Administering Users, Groups, and Computers
Unless you have purchased a third party tool for routine administration, you are most likely using the Active Directory Users and Computers console to update user, group, and computer accounts. This tool provides you with a clear view of Active Directory and all of the objects that are stored within it.
To control which domain controller you will use to update Active Directory, you will follow these steps:
1. Right-click on the domain node within Active Directory Users and Computers.
2. Select the "Connect to Domain Controller" option from the drop down menu.
3. Click on the desired domain controller in the dialog box that appears, then click the OK button.
This will allow you to focus on any domain controller within the domain for making updates. The reason that this is important is so you can target which domain controller receives the updates immediately. In a case where you are trying to update a user accounts' credentials or group membership, you will want to target a domain controller that is located in the clients Active Directory site. If a domain controller in a different site is updated, the user might not see the changes that you make to Active Directory until all of the domain controllers replicate and converge.
Other reasons that you want to ensure that a specific domain controller is selected for updates include:
- Changes to group membership
- Adding new objects to Active Directory
- Changing user account information (Terminal Services log on, RAS capabilities, etc)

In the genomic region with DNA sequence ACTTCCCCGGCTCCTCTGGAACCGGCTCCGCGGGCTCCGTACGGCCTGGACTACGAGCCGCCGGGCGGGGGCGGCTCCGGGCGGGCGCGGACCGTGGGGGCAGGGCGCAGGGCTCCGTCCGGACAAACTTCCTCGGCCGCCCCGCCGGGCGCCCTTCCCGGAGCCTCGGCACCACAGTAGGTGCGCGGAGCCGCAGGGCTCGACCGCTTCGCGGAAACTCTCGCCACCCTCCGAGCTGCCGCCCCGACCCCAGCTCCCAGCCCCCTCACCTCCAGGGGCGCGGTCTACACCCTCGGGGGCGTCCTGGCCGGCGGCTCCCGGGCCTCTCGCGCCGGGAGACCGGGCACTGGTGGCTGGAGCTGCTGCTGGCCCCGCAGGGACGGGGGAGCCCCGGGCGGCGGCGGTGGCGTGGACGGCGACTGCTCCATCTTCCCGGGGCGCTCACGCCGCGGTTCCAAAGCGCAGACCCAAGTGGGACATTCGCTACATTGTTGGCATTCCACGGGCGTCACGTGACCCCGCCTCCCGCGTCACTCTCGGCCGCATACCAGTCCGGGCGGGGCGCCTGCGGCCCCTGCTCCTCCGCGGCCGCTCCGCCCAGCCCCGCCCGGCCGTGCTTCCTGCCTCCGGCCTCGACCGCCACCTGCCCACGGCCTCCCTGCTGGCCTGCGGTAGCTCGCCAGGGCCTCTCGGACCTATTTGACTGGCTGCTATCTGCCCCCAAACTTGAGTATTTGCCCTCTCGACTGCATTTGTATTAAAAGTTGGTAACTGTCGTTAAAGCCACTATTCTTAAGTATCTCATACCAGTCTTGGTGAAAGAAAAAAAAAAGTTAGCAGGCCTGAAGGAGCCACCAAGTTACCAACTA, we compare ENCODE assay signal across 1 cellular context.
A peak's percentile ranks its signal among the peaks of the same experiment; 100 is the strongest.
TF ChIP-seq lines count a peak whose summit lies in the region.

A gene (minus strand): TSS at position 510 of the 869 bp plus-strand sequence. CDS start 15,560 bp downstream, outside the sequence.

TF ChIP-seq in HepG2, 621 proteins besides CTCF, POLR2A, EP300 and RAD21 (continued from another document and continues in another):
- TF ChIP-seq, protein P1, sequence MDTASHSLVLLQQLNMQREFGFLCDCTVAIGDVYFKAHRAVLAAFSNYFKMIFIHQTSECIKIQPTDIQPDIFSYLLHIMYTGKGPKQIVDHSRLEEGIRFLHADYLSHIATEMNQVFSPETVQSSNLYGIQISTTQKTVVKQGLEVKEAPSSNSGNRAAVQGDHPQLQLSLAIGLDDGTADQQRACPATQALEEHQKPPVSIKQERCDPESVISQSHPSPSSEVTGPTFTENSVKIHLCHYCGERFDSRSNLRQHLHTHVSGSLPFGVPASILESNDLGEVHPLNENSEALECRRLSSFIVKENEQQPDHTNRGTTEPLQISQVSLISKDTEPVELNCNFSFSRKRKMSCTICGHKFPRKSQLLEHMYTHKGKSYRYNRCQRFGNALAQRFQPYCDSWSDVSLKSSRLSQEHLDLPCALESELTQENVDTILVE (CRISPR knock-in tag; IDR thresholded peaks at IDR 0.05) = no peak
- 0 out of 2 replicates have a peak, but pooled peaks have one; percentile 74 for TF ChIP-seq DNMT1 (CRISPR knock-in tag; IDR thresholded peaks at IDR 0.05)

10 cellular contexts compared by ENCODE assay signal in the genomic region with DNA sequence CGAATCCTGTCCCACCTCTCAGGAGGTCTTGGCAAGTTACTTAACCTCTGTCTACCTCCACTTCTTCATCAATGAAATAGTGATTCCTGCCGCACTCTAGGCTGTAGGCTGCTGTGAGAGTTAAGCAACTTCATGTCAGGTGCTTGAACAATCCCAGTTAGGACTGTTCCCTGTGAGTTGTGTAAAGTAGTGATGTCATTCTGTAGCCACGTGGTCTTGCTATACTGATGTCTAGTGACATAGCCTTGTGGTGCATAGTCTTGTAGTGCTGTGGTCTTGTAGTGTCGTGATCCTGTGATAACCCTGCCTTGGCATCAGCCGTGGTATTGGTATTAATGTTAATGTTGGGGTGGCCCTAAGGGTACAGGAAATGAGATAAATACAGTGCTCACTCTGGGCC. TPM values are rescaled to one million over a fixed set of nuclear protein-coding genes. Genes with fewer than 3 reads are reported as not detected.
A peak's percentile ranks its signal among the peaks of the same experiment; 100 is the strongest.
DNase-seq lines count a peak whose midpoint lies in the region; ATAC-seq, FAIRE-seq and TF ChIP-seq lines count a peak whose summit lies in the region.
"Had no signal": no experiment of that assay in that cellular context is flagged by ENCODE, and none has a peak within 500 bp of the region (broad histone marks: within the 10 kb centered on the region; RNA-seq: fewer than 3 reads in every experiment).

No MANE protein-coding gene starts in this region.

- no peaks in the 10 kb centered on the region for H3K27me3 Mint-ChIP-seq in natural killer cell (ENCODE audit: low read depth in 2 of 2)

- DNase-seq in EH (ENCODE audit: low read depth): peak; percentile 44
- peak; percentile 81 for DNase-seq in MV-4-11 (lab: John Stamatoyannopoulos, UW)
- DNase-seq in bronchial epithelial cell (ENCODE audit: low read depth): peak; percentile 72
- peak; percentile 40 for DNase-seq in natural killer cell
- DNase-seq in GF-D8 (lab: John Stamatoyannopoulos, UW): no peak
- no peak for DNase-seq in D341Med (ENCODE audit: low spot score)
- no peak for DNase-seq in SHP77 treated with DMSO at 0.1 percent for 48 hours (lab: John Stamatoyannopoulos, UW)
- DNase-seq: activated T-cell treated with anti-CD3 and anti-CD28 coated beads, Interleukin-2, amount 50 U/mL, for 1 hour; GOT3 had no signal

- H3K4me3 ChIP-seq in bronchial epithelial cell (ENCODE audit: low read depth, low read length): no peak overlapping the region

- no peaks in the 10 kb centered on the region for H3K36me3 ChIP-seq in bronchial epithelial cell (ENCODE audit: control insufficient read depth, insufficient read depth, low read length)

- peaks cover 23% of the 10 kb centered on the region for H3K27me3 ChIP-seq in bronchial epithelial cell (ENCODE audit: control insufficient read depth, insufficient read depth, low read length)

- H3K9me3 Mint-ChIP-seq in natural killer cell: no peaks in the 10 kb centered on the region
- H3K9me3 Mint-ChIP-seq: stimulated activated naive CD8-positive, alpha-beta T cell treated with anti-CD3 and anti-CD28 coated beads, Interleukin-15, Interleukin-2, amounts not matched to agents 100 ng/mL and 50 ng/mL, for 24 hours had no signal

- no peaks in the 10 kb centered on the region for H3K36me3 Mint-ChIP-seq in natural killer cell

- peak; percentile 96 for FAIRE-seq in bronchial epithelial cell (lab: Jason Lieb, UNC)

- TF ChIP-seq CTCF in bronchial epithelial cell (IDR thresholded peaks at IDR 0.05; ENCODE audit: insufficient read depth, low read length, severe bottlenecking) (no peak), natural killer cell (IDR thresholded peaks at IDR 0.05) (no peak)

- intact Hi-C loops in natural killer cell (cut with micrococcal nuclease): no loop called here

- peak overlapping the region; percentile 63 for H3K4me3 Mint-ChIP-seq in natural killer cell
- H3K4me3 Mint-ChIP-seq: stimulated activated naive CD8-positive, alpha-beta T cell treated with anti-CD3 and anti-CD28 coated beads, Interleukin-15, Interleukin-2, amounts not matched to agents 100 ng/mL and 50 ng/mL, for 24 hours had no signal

- Delegation of administration of Active Directory objects
The one aspect of administration that you typically don't want to control as tightly is Group Policy. Both the Active Directory Users and Computers and Group Policy Management Console will choose the domain controller that runs the PDC Emulator role. This is a good idea in almost every case, to ensure that you know where all of the Group Policy updates are being directed.
Choosing which domain controller you update can solve many problems for users and administrators throughout the enterprise. If a domain controller is updated that won't service a user or computer, the changes won't affect the user or computer until the domain controllers converge that change across sites. This convergence might take hours to occur. There are many reasons to specify domain controllers when updating objects and the ability to do so is very simple.
Derek Melber manages http://www.auditingwindows.com, the first dedicated Web site for Windows auditing and security. Derek's new book series on "Auditing Windows Security" is now available at The IIA Bookstore. Online training is also available which coincides with the books, which you can find at http://www.auditlearning.com. Derek provides customized training for auditors, security professionals, and network admins; e-mail Derek for more details. You can contact Derek Melber at email@example.com
This was first published in January 2005